New Harradine course in Russia has soft opening

  • AK Bar Golf
    Harradine Golf

    The par-three seventeenth at the new AK Bars Golf Resort in Kazan, Russia, plays directly towards the Volga

  • AK Bar Golf
    Harradine Golf

    Fill dredged from the Volga and excavated from the three lakes at AK Bars was used to raise the site and add contour

Richard Humphreys
By Richard Humphreys

AK Bars Golf Resort in Kazan, Russia, has held a soft opening of its new course, designed by Harradine Golf.

The project began in October 2020 when the Harradine team visited several sites in and near Kazan, ultimately choosing one that was mostly flat.

“The saving grace was that most of the perimeter is surrounded by trees and a long line of trees crosses the land,” said Peter Harradine. “They were naturally kept and used in the design. The second great advantage was that it was adjacent to the ‘mother of Russia’, the Volga.”

With most of the available Volga shoreline to be used for real estate, Michael Harradine – who led the project with help of his father Peter and colleague Matt Osborne – could only design two holes next to the river, the 163-yard downhill seventeenth and the 359-yard par-four eighteenth.

For the seventeenth, the Volga provides a backdrop to a green that has bunkers guarding the front and left side and a large bailout area to the right. Club selection will be an important factor with winds in this area being strong and changeable. The eighteenth doglegs to the left with the entire fairway running alongside the Volga.

“Our biggest problem was that most of the site was below the Volga’s high water mark which meant that it had to be raised by an average of two metres,” said Harradine. “Around 800,000 cubic metres was dredged from the Volga to reach the required levels and improve the uninteresting topography, although more fill was taken from the three artificial lakes.”

Engo Group, under the supervision of Arne van Amerongen, began construction in late April 2021. The project progressed despite snow and freezing conditions until the last hole was completed in late June 2022.

“We have created a mixture of open spaces, tree-bordered holes and water hazards,” said Harradine. “There are also large grass and bailout areas where a golfer can play a more conservative game. Angles were used as much as possible, mainly due to the lack of elevation change. The angles apply to the holes themselves but also to the various hazards placed in strategic locations. If all the right ‘Tiger’ lines are chosen and played correctly, a low score will be on the cards. However, if a golfer bites off more than they can chew, bogeys and double bogeys can quickly ruin a scorecard.”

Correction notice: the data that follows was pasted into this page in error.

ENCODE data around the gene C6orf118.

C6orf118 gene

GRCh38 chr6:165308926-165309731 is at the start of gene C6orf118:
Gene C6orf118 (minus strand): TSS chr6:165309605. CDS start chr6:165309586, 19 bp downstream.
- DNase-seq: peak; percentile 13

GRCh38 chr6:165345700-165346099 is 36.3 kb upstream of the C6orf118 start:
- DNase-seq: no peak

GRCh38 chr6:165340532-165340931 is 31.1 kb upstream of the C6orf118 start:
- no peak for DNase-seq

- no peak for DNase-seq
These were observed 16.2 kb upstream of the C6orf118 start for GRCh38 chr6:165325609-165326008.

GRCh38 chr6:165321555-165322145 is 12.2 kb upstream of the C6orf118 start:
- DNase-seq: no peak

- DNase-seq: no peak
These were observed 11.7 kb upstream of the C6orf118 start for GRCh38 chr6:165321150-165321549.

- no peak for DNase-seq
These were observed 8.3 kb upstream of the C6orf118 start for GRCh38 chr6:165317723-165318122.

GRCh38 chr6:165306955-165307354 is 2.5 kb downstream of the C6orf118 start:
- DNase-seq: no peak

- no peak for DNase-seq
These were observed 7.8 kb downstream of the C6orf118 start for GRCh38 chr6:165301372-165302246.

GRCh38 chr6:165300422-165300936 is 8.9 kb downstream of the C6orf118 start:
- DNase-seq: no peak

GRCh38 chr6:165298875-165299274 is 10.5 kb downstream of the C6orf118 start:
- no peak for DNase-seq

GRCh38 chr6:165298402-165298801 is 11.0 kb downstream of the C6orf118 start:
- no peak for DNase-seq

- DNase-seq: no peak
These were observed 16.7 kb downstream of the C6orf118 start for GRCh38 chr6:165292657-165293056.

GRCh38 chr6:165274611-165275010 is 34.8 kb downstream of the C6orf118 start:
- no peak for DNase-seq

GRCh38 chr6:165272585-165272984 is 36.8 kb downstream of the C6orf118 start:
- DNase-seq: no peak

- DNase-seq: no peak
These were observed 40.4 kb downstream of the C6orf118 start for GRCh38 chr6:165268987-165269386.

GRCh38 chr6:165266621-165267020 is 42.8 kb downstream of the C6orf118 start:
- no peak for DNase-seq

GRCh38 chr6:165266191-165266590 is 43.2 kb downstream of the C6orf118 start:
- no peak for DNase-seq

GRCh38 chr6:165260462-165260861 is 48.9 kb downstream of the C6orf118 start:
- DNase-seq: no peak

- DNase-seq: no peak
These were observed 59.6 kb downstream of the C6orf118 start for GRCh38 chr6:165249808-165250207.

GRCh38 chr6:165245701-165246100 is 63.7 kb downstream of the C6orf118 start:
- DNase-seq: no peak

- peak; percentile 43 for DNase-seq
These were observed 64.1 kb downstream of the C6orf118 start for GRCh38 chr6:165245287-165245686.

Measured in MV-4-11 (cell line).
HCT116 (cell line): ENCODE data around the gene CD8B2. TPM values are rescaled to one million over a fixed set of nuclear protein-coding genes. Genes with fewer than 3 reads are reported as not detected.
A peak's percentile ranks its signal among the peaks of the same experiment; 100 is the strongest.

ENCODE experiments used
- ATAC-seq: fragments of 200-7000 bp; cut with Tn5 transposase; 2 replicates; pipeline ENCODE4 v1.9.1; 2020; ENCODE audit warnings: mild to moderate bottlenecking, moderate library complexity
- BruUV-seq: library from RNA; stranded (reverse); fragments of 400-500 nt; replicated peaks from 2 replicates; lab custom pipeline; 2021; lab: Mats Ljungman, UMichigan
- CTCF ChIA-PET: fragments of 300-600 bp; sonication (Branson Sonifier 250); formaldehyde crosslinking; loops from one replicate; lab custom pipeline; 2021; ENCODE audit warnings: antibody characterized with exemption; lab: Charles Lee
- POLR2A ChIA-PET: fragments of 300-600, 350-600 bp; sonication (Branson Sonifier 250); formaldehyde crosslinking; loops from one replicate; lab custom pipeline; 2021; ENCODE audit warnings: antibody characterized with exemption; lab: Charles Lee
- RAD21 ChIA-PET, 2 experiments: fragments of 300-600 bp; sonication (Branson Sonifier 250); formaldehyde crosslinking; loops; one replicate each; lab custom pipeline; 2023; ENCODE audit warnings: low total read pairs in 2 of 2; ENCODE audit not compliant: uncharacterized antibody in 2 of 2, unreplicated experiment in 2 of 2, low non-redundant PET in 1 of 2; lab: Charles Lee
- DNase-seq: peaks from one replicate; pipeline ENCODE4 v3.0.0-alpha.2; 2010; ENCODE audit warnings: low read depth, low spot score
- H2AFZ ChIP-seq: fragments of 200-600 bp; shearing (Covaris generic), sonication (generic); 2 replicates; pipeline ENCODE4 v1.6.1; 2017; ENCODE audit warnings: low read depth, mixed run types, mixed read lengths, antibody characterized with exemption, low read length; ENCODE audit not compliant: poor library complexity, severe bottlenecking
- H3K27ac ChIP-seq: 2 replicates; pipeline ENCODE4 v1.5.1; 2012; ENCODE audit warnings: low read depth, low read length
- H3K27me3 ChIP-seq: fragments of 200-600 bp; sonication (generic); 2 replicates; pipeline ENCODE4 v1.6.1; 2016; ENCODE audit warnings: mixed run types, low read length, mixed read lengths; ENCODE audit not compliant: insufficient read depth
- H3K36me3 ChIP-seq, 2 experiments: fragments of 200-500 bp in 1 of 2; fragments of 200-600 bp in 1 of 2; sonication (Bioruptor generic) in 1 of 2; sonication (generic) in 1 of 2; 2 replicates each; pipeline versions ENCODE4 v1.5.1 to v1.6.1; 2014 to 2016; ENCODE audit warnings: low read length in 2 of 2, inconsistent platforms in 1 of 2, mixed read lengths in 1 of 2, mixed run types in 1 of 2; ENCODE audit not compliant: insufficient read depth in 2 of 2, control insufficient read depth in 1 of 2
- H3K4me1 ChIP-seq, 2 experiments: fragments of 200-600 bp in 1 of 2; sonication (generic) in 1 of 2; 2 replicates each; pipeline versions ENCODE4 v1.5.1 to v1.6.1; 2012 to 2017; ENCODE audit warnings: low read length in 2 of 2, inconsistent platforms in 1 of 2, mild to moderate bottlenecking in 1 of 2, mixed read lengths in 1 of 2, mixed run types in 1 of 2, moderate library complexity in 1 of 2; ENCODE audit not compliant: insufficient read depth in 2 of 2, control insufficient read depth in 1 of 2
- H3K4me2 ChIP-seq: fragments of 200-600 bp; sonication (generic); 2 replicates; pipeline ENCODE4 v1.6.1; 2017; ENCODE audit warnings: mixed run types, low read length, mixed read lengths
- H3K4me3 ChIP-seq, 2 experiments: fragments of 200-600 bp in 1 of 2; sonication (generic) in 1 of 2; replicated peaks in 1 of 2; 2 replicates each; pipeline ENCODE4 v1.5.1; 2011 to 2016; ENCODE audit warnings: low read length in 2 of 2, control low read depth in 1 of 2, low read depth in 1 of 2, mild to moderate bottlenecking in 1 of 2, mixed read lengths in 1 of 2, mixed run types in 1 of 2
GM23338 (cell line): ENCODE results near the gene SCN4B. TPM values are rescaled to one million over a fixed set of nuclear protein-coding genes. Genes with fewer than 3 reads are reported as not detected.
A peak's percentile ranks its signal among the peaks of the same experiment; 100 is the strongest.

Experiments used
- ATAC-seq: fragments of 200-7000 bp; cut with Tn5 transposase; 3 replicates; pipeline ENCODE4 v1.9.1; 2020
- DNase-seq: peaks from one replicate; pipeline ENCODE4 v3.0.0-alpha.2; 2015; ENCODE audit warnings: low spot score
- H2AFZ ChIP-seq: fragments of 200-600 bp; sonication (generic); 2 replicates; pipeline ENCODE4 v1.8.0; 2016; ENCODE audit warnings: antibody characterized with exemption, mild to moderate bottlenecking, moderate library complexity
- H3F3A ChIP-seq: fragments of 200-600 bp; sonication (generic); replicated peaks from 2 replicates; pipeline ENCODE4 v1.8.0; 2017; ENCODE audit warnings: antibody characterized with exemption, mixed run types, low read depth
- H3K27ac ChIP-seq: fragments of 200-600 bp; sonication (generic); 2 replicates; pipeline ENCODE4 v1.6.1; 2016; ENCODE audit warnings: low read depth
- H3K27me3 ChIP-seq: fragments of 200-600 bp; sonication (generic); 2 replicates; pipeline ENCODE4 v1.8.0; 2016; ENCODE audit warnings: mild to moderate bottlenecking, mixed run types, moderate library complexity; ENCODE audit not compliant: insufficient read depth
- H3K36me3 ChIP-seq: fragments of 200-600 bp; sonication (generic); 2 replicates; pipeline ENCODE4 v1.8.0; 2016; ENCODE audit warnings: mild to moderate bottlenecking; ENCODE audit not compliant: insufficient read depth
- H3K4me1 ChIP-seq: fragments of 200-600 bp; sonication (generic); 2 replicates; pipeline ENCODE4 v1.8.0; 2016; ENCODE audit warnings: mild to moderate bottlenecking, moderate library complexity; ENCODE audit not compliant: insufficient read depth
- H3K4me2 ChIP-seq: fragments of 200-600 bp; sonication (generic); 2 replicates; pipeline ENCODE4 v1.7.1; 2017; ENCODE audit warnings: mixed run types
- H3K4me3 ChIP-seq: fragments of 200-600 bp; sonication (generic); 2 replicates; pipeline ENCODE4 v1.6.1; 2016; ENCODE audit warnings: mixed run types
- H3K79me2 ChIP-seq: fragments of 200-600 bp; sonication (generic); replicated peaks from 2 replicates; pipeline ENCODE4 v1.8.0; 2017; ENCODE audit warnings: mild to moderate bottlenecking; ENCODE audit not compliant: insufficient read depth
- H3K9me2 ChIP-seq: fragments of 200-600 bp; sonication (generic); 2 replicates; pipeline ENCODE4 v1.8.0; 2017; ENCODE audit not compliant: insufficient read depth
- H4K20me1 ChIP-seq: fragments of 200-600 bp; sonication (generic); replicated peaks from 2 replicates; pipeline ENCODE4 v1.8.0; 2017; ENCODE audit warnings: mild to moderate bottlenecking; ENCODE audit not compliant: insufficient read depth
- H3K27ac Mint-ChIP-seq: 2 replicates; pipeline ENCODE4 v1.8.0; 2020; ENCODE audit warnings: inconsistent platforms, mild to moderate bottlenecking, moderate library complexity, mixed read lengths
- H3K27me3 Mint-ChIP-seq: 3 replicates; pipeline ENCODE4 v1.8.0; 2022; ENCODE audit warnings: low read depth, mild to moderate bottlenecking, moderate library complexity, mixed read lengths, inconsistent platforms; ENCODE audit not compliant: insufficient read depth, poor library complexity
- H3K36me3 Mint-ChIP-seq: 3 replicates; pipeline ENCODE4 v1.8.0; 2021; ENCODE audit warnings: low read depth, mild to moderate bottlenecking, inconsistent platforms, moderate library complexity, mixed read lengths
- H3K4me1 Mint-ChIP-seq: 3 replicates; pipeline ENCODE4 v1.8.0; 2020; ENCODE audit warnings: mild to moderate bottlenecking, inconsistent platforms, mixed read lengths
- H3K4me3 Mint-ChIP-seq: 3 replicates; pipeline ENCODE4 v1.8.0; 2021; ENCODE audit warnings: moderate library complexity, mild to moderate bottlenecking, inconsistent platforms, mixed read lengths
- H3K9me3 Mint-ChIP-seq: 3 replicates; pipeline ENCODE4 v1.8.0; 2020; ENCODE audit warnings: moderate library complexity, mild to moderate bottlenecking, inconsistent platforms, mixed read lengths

Harradine describes the par-four sixth, which doglegs sharply to the left, as classic risk and reward. “The more golfers can chew off by playing over the trees and bunkers, the closer they will get to the green,” he said. “Big hitters must beware of the lake on the right side; club selection and player strategy will be very important! The green is guarded by a bunker on the left and a lake on the right, which will require precision even if the golfer has a short second shot into the green.”

On the opposite side of the lake, the par-five third has been designed to meander between existing trees. “The integration of trees has turned the hole into a double dogleg instead of a simple and straight corridor,” said Harradine. “Existing trees guard most of the green and a lake behind the putting surface adds an additional challenge.”

The par-four fourteenth has a narrow lake flanking the entire left side. “The golfer has a long carry from the back tee, and they can decide how close to the water they want to land the ball,” said Harradine. “The riskier shot will be rewarded with a shorter approach into the green. There are no bunkers on this hole due to the lake, which provides more than enough problems for players."

Harradine also highlights the 574-yard par-five sixteenth, which winds its way between a lake on the left and rolling mounds on the right. “The straightest line to the green is up the left of the fairway, which hugs the entirety of the lake and makes the hole reachable in two for the big hitters,” he said. “The sensible strategy is up the right, but that decision lengthens the hole quite considerably and makes it unreachable in two. A bunker guards the right hand of the green, which challenges a safe play up the right side of the hole especially if the pin is behind the bunker.”

Harradine’s last visit to AK Bars was on 30 August. “I must say that the two visits I had this year were extremely easy and uncomplicated,” he said. “The political situation did not influence completion. In fact, life is very normal at the airports and did not affect my travels to and through the country.”

This article first appeared in the October 2022 issue of Golf Course Architecture. For a printed subscription or free digital edition, please visit our subscriptions page.